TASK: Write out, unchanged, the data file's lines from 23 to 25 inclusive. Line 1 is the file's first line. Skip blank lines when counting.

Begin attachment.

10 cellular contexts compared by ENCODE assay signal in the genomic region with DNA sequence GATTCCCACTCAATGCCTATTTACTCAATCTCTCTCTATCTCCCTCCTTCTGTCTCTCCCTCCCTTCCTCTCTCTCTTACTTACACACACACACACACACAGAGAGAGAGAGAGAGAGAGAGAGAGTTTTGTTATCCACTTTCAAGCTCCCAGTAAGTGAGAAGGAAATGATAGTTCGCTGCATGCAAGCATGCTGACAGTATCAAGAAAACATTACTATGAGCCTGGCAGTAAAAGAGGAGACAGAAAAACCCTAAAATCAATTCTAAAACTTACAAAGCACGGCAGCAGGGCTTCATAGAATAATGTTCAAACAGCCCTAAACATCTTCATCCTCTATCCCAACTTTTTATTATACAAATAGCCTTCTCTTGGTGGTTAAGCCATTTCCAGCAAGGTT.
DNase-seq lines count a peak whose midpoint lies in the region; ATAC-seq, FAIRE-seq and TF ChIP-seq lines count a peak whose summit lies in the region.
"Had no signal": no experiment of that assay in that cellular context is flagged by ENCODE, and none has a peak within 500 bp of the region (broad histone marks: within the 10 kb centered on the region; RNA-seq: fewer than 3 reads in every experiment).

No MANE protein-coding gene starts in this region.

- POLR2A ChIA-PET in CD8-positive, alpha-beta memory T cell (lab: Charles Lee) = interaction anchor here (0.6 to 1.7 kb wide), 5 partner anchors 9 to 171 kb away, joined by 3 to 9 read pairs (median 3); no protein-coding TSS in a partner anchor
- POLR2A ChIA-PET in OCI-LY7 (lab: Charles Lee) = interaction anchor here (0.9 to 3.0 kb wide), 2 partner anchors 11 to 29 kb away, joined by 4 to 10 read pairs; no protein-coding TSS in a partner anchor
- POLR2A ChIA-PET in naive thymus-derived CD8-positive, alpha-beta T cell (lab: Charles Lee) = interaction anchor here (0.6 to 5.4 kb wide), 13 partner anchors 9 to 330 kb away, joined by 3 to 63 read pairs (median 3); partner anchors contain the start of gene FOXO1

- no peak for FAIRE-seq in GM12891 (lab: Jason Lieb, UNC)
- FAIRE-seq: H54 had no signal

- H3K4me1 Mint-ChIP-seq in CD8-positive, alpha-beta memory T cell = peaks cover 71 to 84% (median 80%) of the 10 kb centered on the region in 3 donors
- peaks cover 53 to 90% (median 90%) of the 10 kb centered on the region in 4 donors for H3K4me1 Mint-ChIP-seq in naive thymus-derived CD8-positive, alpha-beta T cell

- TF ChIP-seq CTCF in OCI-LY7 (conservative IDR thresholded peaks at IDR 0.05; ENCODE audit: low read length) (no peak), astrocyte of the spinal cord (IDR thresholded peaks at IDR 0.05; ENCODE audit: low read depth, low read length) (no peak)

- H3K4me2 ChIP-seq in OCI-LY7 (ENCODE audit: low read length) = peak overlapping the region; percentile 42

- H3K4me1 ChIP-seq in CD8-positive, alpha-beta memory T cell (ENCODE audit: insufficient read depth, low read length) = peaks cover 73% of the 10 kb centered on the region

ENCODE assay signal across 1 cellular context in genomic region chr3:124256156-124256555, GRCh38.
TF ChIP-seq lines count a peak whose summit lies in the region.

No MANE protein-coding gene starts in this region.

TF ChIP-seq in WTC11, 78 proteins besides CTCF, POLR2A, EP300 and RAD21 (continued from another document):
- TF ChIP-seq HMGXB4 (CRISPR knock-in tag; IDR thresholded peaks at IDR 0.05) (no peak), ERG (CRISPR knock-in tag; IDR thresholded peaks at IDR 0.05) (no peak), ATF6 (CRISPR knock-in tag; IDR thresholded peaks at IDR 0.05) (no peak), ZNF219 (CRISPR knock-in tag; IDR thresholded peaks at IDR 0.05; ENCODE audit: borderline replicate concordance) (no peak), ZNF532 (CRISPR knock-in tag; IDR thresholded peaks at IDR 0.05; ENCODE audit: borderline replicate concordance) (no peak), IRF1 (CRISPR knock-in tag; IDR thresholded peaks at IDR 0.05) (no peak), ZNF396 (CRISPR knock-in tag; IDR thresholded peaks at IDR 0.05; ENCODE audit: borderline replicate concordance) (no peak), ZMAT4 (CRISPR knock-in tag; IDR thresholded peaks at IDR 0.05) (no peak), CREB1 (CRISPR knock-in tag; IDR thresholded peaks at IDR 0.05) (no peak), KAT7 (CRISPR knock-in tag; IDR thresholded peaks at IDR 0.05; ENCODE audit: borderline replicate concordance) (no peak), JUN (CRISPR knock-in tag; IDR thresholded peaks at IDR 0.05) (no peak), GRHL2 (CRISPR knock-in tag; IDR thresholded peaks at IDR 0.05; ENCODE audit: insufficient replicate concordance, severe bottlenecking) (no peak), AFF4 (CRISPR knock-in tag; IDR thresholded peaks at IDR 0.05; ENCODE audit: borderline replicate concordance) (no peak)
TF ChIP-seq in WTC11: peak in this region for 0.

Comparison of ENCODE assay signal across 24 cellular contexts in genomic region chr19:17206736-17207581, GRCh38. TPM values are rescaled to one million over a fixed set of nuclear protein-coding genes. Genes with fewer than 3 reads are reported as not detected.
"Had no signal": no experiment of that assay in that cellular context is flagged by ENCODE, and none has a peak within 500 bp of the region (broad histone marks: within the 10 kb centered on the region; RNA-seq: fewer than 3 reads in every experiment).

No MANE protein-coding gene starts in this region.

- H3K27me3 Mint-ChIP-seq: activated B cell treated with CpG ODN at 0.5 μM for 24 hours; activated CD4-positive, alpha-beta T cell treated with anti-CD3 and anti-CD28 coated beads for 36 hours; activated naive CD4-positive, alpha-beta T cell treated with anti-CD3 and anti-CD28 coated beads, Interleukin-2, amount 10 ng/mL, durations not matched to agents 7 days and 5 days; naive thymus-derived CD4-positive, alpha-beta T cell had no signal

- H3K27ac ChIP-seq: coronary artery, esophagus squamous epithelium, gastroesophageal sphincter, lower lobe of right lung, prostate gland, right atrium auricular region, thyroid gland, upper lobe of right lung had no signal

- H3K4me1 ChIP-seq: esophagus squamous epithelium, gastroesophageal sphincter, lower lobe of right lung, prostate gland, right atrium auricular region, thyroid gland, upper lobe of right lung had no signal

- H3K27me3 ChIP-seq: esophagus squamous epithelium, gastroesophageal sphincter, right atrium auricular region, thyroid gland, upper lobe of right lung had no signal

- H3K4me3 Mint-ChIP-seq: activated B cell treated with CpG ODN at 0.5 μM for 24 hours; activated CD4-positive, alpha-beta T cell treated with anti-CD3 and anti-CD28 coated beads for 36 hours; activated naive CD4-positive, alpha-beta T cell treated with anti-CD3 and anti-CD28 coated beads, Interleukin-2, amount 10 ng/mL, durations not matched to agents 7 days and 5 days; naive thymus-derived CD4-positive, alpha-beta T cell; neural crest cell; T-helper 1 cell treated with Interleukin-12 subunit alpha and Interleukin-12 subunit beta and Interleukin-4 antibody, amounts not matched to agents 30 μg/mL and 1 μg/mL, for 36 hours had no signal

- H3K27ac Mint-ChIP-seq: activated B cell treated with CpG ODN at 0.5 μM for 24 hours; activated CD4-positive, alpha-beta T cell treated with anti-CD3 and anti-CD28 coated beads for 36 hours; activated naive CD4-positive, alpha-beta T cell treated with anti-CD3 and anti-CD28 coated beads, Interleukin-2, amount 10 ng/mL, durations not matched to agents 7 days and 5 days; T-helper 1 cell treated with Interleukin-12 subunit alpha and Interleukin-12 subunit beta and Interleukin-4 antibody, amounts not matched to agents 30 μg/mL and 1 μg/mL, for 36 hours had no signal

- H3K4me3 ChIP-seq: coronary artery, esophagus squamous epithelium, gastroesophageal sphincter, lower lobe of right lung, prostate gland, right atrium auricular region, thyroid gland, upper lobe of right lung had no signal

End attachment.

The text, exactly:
No MANE protein-coding gene starts in this region.

- H3K27me3 Mint-ChIP-seq: activated B cell treated with CpG ODN at 0.5 μM for 24 hours; activated CD4-positive, alpha-beta T cell treated with anti-CD3 and anti-CD28 coated beads for 36 hours; activated naive CD4-positive, alpha-beta T cell treated with anti-CD3 and anti-CD28 coated beads, Interleukin-2, amount 10 ng/mL, durations not matched to agents 7 days and 5 days; naive thymus-derived CD4-positive, alpha-beta T cell had no signal

- H3K27ac ChIP-seq: coronary artery, esophagus squamous epithelium, gastroesophageal sphincter, lower lobe of right lung, prostate gland, right atrium auricular region, thyroid gland, upper lobe of right lung had no signal